“You must imagine that the scene shown by this picture, is about a hundred years after the Romans had gone,” said Godmother. “Those great strong men looking up at London Wall[Pg 39] are our forefathers, the English. Awful things have been happening for the past hundred years; terrible fighting between these invaders and the British, who by now are being everywhere defeated and driven farther and farther west. The Englishmen in the picture, have come suddenly into sight of a walled city that looks dangerous to approach. They are hesitating. One of them is blowing his horn to see whether any defenders will appear upon the battlements. No answer comes to the loud blast, and the warriors will presently rush at that gate, batter it down and enter. To their amazement they will find within, beautiful houses such as they have never seen or imagined. But all of them are empty and dropping into decay. They will see the ruined gardens and orchards of buildings the use of which they can’t even guess. For many, many years London has lain deserted, because on account of the fighting in the country all round, no food could reach it, and all its people have fled. Wondering and afraid, believing, no doubt, all these decaying remains of luxury to be some magic device of demons, those rough warriors will hurry away from the silent city, leaving it to fall into still deeper ruin.”

“Poor London!” said Betty. “But how did it ever wake up again?”

“It had to wait till the worst of the fighting was over before it was occupied again—this time by a different race—the English race. Then London once more came to life. But by this time probably nearly the whole of the Roman buildings had disappeared, and become buried under the first rough English houses where the new race of men lived who once more made the city into a thriving port.”

“And these English people forgot all about the Romans, I suppose?”

“They never knew them, you see. Even the few British who were left (the descendants of those who had lived under Roman rule), only had legends about them. They used the great roads the Romans had made, but they called them by new names—English names. Watling Street, for instance, was the name they gave to the great Roman road that led northwards out of London. It is now partly Oxford Street and partly[Pg 40] Edgware Road. Roman London disappeared as though it had never been, till bits of it, ages later, were, and are, being dug up.”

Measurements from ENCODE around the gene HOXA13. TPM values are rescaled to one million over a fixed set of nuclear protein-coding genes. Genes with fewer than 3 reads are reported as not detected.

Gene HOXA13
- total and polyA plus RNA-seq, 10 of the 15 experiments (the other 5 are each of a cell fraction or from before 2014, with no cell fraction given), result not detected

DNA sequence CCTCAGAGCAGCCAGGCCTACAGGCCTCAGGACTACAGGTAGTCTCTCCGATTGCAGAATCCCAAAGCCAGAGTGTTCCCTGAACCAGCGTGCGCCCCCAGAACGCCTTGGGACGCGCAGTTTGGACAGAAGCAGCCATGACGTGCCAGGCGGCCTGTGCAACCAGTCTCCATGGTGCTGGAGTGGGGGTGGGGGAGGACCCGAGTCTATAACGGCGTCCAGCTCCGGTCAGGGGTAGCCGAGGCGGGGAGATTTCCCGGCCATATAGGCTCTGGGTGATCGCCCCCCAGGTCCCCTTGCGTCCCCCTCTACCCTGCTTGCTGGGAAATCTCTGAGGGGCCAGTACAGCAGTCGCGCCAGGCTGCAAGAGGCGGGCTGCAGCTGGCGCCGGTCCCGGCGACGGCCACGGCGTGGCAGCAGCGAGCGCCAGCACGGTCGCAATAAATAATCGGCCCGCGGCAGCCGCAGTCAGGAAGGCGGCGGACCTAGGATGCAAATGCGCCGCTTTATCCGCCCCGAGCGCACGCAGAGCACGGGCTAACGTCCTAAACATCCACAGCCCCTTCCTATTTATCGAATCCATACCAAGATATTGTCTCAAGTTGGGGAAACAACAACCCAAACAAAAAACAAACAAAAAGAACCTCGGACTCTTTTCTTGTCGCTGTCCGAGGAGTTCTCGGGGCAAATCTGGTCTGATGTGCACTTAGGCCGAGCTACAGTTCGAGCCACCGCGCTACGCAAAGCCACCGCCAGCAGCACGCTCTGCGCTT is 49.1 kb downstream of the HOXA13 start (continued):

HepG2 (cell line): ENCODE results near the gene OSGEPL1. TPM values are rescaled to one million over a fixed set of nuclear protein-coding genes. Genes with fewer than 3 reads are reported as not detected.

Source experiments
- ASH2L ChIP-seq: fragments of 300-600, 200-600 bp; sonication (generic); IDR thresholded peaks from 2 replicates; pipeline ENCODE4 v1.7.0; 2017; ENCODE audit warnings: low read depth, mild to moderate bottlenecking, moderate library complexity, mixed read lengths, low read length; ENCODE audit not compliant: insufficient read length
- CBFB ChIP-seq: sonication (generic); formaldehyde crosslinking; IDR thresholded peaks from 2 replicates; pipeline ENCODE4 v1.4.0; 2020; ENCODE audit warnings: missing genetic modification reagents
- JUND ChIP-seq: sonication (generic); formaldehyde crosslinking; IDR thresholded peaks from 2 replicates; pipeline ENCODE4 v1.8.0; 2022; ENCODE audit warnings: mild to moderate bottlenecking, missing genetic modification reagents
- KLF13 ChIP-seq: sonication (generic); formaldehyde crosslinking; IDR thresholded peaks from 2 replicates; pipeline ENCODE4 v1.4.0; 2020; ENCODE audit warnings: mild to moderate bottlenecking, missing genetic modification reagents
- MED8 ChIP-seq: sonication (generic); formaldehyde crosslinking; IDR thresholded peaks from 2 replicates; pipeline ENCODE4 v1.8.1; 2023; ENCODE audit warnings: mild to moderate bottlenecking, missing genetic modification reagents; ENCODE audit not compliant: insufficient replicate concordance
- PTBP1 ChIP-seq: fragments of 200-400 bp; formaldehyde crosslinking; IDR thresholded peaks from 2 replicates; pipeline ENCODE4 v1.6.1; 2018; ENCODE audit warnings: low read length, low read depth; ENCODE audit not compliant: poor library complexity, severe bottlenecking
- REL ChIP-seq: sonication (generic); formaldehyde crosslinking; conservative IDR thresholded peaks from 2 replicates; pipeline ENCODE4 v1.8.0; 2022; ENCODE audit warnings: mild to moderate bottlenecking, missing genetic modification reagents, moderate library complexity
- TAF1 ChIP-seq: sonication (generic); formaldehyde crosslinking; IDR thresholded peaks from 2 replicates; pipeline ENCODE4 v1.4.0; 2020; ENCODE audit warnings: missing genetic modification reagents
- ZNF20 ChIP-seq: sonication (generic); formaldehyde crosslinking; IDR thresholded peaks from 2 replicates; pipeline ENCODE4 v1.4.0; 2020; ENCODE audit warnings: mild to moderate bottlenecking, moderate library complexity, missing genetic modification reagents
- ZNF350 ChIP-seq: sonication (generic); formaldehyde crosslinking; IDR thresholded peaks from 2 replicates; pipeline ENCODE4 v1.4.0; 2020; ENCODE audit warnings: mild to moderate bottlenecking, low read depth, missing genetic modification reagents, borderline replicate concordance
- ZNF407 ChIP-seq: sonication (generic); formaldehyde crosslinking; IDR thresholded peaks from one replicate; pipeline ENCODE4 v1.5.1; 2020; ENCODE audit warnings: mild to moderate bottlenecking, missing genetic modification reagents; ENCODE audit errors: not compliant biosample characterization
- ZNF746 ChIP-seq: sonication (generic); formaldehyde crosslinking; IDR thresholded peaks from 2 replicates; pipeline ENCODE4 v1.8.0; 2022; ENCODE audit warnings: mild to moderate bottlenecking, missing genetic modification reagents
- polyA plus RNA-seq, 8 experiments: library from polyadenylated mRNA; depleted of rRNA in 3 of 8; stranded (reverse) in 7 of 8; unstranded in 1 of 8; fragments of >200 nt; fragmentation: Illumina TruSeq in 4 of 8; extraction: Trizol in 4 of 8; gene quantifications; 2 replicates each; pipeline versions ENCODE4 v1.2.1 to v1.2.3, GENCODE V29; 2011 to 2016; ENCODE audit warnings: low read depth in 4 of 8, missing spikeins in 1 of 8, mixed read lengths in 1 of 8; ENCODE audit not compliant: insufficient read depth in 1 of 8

“Then didn’t the Romans ever have anything to do with the English at all?”

“They had a great deal to do with them—later on. For one thing, as you ought to remember, they converted them to Christianity.”

“Oh yes, of course. St. Augustine came from Rome, didn’t he, and taught the English to be Christians? But that was a long time afterwards.”

“When we see London again, it will be a Christian city once more, just as it was when you and I looked down upon it from the Roman fortress.”

“Only the people in it will be English—instead of British and Roman,” said Betty. “Oh, Godmother, when shall we see it the ‘magic’ way again?”

“All in good time,” was Godmother’s reply, as she looked at her watch. “I shall just have time to show you one little bit of Roman London which remains to this day just where the Romans left it,” she added.

“Not in a museum then?”

“No. It’s in the very midst of London, at the back of a modern hotel. You shall see it first, and I’ll tell you what I can about it, afterwards.”

“Stop at Strand Lane, close to Aldwych Tube Station in the Strand,” was Godmother’s direction to the chauffeur.

They were soon there, and Betty wonderingly followed the old lady down a winding, narrow road between houses, till she stopped before an ordinary-looking back-door, near which a board hung, with the words Roman Bath upon it. In another moment Betty was in a vaulted room, gazing down at what seemed to be a little swimming-bath. It was paved and lined with marble slabs, but these did not reach quite to the top, and a rim of ancient bricks was visible.

“Once upon a time, two thousand years ago, perhaps,” said Godmother, “there was a Roman villa on this spot, and here is the very bath belonging to it! Under those steps that go down[Pg 41] into the bath, there is a spring of water, constantly bubbling up—the same spring that filled it in Roman days.”

“And Roman people bathed here ages ago!” exclaimed Betty.